I want to read into the Hansard the points the honourable member for Denison raised. First he raised the question of the transfer of the Tasmanian Government railways to the Federal Government. He first called it a confidence trick. Then he made what I thought was a rather incredible contribution. He said that the railways should not have been transferred. I noticed that the honourable member for Braddon (Mr Groom) said on several occasions: 'We will get it back'. I interpret that contribution from the honourable member for Braddon to mean that the Tasmanian Government is interested in the Tasmanian Government railway system being transferred back to the State Government. If that is the case and the five Liberal members are speaking as one on this issue, as I was told by the honourable member for Denison they were, then I suggest he ought to put a proposal to the Government. This guilty gang of five from Tasmania now want a passenger service restored to Tasmania. They closed this service down, as they ripped up the railway in the electorate of McPherson. Now they say: 'Please, Mr Hawke's Government, give us back a passenger service'. They are the guilty gang of five.


Mr Groom —Mr Deputy Speaker, I take a point of order. The term 'the guilty gang of five' is offensive. I ask for it to be withdrawn.


Mr Goodluck —Mr Deputy Speaker, I take a point of order.


Mr DEPUTY SPEAKER (Hon. Les Johnson) — Order! I am dealing with a point of order . I would not have thought that the term was offensive, but if the honourable member really insists I ask the Minister to withdraw it.


Mr PETER MORRIS —Mr Deputy Speaker, I withdraw. I was describing how the five Liberal members for Tasmania were those guilty of agreeing to the closure of the Tasman Limited passenger service during the term of the previous Government.


Mr Hodgman —Mr Deputy Speaker, I take a point of order. Unfortunately, the Minister is misleading the House, as he so often does. The decision was taken by the Australian National Railways Commission and was opposed by all five members.


Mr DEPUTY SPEAKER —Order! There is no point of order.


Mr PETER MORRIS —The statements I have made are absolutely accurate. They can be vouched for from Hansard and from public records. I say no more. I am just repeating the record. This can all be read in the parliamentary record and in the records of the Commission. Honourable members opposite are really asking me to undo the great damage and the great wrongs they have done to the people whom they were elected to represent. Be that as it may, the honourable member for Bass (Mr Newman), who has remained silent throughout this episode, raised with me earlier in the day-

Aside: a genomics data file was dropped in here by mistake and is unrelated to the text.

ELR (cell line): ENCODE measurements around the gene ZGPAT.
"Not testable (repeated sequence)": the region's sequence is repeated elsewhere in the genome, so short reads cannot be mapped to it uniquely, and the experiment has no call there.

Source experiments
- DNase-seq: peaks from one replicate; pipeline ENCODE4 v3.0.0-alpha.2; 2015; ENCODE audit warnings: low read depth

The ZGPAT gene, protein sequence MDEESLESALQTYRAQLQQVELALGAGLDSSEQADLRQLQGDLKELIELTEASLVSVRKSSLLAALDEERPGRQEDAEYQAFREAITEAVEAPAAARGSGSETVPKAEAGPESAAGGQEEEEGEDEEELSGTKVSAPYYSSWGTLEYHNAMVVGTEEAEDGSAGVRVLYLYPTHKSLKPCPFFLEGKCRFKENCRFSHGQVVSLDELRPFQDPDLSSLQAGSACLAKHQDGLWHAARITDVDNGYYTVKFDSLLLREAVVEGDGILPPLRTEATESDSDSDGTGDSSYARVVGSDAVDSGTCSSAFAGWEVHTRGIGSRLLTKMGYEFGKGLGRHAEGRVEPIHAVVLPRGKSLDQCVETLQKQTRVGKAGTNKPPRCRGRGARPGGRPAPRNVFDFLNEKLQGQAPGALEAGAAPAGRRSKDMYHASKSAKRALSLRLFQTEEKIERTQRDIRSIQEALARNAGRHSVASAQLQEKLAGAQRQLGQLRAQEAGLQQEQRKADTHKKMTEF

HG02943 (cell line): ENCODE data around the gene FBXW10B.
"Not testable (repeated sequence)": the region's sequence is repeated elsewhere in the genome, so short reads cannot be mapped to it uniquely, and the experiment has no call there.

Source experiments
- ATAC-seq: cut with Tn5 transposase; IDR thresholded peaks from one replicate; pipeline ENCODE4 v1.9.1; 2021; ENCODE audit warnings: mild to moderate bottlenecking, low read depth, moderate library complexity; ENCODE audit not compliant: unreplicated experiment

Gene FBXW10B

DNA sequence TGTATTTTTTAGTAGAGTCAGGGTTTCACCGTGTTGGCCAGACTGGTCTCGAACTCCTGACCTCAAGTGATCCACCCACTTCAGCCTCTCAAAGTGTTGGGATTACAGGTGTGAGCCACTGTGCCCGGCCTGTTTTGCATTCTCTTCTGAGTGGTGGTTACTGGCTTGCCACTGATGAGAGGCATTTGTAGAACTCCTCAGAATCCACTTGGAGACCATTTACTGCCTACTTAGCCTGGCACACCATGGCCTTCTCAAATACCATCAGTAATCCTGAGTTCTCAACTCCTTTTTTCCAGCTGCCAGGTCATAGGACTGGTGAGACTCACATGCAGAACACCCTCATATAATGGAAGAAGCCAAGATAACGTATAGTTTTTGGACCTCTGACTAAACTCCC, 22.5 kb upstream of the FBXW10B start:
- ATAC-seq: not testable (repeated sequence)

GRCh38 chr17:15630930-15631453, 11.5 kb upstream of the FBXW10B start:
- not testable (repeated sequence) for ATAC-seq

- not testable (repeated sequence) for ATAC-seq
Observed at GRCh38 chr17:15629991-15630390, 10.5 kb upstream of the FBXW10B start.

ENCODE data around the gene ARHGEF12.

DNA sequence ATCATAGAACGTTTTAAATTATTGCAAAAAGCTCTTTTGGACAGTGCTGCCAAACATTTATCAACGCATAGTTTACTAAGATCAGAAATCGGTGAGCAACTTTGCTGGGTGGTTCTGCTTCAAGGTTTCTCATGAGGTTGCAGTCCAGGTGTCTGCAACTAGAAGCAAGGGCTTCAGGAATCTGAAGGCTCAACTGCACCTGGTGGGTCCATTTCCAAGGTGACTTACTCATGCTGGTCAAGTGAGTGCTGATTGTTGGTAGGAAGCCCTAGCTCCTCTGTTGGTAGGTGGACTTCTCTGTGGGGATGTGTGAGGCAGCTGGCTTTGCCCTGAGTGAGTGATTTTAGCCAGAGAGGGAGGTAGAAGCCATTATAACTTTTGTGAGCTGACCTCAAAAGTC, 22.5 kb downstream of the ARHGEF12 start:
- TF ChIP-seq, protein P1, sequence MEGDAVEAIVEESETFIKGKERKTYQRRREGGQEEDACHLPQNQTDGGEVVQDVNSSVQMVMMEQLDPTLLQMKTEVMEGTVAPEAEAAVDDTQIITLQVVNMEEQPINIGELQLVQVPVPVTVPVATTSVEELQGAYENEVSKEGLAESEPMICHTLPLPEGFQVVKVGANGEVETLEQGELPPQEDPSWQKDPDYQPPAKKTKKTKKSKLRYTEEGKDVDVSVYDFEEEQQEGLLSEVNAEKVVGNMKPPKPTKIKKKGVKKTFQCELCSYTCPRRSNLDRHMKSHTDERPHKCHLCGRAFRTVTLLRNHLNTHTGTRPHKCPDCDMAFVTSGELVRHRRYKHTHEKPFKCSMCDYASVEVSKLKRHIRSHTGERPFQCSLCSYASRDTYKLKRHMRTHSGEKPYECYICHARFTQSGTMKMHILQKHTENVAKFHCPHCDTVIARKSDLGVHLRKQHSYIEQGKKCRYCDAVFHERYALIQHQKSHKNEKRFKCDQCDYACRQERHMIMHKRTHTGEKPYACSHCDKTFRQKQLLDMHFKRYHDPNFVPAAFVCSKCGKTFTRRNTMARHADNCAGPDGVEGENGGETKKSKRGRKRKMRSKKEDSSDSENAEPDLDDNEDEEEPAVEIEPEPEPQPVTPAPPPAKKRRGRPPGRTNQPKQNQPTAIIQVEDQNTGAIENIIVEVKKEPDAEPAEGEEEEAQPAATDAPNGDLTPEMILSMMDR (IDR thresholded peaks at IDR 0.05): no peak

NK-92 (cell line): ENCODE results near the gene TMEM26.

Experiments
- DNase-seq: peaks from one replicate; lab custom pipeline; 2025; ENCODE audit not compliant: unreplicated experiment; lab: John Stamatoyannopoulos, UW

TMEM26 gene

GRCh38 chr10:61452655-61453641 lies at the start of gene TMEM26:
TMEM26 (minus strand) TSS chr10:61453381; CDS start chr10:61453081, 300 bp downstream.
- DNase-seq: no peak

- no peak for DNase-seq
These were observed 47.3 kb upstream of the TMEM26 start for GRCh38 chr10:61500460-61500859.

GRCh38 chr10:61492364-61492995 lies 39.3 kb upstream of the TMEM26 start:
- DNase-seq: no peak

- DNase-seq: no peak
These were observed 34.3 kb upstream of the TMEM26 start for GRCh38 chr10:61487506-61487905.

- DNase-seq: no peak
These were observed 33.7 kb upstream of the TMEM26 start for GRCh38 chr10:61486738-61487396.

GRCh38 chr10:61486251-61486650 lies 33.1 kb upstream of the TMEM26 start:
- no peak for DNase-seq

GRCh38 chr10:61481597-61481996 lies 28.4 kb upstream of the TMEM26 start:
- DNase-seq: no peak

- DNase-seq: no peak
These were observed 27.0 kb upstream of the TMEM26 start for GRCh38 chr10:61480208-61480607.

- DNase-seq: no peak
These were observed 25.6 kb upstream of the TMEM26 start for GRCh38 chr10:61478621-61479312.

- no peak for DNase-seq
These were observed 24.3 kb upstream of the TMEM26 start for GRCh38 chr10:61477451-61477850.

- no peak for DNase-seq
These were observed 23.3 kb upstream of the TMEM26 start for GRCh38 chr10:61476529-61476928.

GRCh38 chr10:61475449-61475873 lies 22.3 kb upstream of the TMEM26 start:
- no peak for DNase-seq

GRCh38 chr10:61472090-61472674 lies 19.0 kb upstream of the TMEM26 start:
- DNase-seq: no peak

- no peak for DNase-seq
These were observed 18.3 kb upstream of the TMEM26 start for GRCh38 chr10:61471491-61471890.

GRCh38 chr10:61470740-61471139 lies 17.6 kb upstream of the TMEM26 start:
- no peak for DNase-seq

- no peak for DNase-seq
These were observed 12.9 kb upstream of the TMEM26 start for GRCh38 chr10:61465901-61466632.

Mr Groom —What about Wynyard Airport?


Mr PETER MORRIS —Can the honourable member not tell the difference between a train and an aeroplane? One runs on rails and the other flies in the air. Earlier in the day the honourable member for Bass raised with me the question of statistics and information on the performance of the Tasmanian section of the Australian National Railways. This matter was raised on his behalf by the honourable member for Denison. In response to both honourable members, I do not accept that we should be disaggregating the financial results of the Commission in their published form across regions that are not really relevant now that equipment is moved between sections and the operations are exchanged.


Mr Hodgman —That is a disgraceful way to describe Tasmania-'a region that is no longer relevant'.


Mr PETER MORRIS —That is the honourable member's comment. I do not agree with him. Tasmania is absolutely relevant. Tasmania is vital to this country. If the honourable member sees it as irrelevant, that is his statement. He made a statement that Tasmania is irrelevant. I do not agree with him.


Mr Goodluck —Mr Deputy Speaker, I take a point of order. In a calm, organised fashion we, the Tasmanians, want to be part of Australia. We want to make absolutely certain that the Minister gives us a fair go. He does not.


Mr DEPUTY SPEAKER —Order! There is no point of order.


Mr PETER MORRIS —Mr Deputy Speaker, I was responding to the request made of me earlier in the day by the honourable member for Bass. As I explained, I am not prepared to see those figures presented in that disaggregated form.


Mr Hodgman —You hate Tasmania. You are a disgrace and you ought to be dismissed from office.


Mr PETER MORRIS —If the honourable member does not mind I would like to continue . If the honourable member for Bass wants information on the separate financial results of a particular section, I would be quite happy to make that information available at a later stage. There were two matters raised by the honourable member for Bass. He presented a letter to me from Mr Partridge which dealt with the financial results, and that is what I am responding to. The second matter he raised concerned accident statistics. No one is more concerned than the Government that Australian National should operate in a safe manner, that it should have the best safety record in railways. There are provisions in the legislation with which we are dealing to ensure that I must be informed of all significant accidents involving Autralian National. Given those provisions, I see no difficulty in providing to this House, possibly on an annual basis-we can discuss that later and decide upon it-a statistical summary of the accidents reported to me. We could then summarise that report on a regional basis to show where the accidents occur and the nature of those accidents.

This concern and the number of recent accidents involving Australian National have prompted me to write to the Chairman of Australian National suggesting that a review of level crossing safety in Tasmania be undertaken. I expect that the results of the review will be available early next year. In addition, I have received representations from the Tasmanian Minister for Transport on the issue and I have proposed to him and the Chairman of Australian National that the Tasmanian level crossing committee be reconvened. So we are very conscious of the issue that has been raised. We have acted upon it. We are prepared to look at the other matters raised at a later stage. I thank honourable members for their contributions to the debate. Let me say in conclusion that when we look at the performance of AN its achievements ought to be seen in the perspective of what is happening to the rest of the private sector in transport service. There have been difficult times and AN, along with other major transport operators, has experienced those times.

Question resolved in the affirmative.

Bill read a second time.